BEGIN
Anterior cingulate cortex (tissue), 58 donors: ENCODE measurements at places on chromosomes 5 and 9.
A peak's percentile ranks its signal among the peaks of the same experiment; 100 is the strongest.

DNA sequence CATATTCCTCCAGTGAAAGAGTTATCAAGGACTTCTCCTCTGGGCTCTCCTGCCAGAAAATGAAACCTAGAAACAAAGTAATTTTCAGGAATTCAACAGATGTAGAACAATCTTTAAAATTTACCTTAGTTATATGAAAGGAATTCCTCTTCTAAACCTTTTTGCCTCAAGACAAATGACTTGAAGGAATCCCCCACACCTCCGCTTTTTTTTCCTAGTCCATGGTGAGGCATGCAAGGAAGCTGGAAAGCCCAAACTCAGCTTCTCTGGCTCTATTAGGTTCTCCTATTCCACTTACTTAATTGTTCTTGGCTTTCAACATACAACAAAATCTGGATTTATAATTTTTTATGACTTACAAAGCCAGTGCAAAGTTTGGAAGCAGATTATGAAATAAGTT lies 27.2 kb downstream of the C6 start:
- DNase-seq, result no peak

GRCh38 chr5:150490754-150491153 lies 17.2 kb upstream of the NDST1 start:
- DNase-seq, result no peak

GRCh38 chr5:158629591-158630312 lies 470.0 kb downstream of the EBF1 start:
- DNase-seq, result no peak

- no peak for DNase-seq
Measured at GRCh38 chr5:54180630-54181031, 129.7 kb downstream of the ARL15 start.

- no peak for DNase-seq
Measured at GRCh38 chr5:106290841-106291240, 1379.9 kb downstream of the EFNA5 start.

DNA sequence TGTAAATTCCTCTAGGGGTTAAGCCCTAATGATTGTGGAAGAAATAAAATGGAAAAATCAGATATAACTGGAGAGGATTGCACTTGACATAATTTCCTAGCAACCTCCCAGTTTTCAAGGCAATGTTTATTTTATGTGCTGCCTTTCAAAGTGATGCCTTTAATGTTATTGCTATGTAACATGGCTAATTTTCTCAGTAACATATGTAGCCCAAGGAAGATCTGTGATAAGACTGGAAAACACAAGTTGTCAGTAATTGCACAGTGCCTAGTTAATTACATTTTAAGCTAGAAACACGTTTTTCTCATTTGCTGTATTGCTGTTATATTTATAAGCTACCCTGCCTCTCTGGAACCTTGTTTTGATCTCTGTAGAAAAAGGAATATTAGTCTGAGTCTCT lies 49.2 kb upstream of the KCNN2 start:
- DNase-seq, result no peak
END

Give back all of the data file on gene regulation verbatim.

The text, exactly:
Anterior cingulate cortex (tissue), 58 donors: ENCODE measurements at places on chromosomes 5 and 9.
A peak's percentile ranks its signal among the peaks of the same experiment; 100 is the strongest.

DNA sequence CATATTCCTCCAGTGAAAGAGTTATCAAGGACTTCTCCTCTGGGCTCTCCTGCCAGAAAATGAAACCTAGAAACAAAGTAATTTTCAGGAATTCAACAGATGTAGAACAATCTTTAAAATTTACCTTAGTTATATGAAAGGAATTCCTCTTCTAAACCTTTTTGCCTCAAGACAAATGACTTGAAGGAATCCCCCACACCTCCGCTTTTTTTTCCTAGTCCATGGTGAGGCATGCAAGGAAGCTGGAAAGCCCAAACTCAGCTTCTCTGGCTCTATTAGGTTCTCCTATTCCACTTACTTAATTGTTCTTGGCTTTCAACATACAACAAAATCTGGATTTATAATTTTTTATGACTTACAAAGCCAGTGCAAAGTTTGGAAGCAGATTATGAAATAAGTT lies 27.2 kb downstream of the C6 start:
- DNase-seq, result no peak

GRCh38 chr5:150490754-150491153 lies 17.2 kb upstream of the NDST1 start:
- DNase-seq, result no peak

GRCh38 chr5:158629591-158630312 lies 470.0 kb downstream of the EBF1 start:
- DNase-seq, result no peak

- no peak for DNase-seq
Measured at GRCh38 chr5:54180630-54181031, 129.7 kb downstream of the ARL15 start.

- no peak for DNase-seq
Measured at GRCh38 chr5:106290841-106291240, 1379.9 kb downstream of the EFNA5 start.

DNA sequence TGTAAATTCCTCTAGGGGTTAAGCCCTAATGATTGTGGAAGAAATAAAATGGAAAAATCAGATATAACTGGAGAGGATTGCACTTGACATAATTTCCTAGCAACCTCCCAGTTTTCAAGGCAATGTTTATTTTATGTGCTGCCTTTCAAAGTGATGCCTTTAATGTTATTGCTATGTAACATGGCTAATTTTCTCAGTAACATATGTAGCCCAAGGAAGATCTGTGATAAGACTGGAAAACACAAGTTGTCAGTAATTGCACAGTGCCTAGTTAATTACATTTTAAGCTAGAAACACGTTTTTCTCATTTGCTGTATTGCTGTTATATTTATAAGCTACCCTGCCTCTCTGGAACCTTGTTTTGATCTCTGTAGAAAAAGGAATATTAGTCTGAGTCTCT lies 49.2 kb upstream of the KCNN2 start:
- DNase-seq, result no peak